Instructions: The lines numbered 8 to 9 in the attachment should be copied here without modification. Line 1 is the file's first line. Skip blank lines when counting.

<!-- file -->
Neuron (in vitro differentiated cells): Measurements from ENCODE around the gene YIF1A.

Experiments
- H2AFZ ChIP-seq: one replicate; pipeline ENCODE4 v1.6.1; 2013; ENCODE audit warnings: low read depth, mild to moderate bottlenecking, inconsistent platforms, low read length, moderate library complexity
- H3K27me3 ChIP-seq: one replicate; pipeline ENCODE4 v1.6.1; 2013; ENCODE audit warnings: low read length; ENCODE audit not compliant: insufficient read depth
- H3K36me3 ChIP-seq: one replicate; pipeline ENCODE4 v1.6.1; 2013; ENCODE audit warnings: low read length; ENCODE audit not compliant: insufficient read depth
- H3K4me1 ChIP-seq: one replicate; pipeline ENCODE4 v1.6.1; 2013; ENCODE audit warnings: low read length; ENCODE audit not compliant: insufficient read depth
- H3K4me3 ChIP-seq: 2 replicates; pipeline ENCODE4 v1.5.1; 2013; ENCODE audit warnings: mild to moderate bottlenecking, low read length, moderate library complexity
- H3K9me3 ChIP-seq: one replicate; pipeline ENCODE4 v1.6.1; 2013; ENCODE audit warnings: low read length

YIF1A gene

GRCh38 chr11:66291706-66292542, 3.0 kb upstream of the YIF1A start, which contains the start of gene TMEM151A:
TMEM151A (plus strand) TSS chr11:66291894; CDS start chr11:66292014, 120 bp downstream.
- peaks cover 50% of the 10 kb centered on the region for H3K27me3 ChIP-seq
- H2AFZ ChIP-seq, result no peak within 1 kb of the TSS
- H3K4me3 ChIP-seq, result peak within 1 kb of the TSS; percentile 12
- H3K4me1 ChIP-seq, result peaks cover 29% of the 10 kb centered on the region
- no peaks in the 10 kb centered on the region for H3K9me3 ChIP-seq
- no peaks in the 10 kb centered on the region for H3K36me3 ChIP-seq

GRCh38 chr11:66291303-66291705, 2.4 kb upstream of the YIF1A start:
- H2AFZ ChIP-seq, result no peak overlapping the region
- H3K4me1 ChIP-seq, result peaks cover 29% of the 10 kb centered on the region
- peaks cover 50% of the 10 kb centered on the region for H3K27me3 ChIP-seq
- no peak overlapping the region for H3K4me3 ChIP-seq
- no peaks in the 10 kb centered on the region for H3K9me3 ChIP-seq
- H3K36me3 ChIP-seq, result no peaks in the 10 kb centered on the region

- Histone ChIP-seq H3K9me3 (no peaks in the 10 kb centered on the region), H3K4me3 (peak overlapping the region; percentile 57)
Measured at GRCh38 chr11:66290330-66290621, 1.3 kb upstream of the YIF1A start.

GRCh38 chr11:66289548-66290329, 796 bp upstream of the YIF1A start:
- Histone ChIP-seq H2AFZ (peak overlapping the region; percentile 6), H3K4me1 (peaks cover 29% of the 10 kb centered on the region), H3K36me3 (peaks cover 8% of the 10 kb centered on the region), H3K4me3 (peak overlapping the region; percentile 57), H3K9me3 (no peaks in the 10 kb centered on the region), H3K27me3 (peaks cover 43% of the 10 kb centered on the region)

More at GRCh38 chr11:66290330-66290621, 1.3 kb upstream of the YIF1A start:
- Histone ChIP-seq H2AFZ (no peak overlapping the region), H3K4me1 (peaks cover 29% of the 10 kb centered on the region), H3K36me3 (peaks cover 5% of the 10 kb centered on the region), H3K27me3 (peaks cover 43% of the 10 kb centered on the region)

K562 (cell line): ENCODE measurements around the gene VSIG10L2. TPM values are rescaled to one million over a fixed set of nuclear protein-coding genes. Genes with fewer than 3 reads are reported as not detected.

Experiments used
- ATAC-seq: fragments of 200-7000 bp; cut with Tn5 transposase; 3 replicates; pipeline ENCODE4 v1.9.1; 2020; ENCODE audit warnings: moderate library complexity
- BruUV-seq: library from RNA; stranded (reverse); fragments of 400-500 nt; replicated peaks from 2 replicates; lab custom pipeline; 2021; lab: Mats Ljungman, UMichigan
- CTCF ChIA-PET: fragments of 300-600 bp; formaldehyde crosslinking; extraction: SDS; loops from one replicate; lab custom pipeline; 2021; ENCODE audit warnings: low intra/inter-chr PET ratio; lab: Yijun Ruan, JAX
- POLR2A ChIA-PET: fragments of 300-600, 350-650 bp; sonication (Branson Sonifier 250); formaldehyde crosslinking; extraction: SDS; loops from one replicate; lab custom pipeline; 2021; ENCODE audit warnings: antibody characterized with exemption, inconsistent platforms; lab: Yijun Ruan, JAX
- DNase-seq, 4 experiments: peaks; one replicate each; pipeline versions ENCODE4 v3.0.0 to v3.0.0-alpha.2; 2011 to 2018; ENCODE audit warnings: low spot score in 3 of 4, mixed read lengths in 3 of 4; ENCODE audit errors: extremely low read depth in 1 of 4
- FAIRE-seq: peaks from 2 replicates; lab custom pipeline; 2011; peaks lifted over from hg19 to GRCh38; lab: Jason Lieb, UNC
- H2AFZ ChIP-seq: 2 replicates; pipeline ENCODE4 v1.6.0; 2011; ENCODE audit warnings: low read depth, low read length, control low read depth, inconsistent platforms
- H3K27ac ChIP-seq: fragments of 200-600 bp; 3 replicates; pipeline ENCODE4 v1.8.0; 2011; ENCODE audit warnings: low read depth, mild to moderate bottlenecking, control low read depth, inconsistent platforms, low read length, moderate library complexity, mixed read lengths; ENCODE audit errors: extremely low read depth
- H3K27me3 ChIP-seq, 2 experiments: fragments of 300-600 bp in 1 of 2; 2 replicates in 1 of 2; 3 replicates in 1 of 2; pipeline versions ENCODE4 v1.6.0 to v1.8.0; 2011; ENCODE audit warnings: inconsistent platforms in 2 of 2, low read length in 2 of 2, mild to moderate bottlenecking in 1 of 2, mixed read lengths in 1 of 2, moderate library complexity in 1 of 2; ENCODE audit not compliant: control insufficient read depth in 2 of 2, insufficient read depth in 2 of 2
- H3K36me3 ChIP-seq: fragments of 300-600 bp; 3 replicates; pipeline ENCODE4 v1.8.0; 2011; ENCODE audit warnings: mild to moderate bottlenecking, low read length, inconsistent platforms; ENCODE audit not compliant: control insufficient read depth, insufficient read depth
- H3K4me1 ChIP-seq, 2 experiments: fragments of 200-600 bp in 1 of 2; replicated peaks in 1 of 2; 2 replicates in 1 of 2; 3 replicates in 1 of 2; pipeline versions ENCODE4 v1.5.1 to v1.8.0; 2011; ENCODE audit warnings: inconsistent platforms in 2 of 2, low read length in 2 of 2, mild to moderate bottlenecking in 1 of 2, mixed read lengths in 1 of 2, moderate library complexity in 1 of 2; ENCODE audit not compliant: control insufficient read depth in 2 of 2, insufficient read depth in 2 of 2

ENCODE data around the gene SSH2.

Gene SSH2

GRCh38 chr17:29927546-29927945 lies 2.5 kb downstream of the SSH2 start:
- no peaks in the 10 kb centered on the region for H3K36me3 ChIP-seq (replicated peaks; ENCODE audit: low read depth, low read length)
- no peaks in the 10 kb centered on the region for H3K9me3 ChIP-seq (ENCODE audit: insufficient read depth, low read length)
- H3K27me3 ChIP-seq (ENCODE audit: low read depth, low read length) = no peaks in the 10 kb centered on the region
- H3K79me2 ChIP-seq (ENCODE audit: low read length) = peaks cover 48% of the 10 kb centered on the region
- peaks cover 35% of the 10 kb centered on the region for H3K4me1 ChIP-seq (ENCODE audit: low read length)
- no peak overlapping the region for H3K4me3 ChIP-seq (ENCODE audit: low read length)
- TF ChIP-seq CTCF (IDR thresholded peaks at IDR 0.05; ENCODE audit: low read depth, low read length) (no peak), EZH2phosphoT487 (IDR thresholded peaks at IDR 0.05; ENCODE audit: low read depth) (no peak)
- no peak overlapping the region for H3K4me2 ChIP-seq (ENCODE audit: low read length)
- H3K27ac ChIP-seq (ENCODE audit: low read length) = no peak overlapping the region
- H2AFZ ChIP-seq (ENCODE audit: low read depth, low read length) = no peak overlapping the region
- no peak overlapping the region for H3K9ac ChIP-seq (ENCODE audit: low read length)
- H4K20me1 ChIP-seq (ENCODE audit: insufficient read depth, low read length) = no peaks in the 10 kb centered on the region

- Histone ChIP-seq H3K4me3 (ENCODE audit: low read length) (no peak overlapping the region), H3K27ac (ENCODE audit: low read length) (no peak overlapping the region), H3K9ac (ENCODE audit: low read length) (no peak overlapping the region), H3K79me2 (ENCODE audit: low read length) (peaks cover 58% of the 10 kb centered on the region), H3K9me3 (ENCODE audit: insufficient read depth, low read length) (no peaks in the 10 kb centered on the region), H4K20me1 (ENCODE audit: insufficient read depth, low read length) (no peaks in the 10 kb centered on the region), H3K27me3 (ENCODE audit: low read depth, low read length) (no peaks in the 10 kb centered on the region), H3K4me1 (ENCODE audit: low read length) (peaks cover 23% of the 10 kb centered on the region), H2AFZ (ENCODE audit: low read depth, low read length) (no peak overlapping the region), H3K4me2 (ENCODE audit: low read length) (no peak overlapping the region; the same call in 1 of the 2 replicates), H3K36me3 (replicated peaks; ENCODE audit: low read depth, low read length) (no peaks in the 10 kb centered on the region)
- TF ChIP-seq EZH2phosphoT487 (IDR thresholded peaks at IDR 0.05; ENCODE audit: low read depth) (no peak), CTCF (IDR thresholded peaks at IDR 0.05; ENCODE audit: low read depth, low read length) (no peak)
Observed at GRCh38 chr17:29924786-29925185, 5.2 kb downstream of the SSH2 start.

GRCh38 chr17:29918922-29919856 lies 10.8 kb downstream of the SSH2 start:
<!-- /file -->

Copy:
- H3K9me3 ChIP-seq: one replicate; pipeline ENCODE4 v1.6.1; 2013; ENCODE audit warnings: low read length

YIF1A gene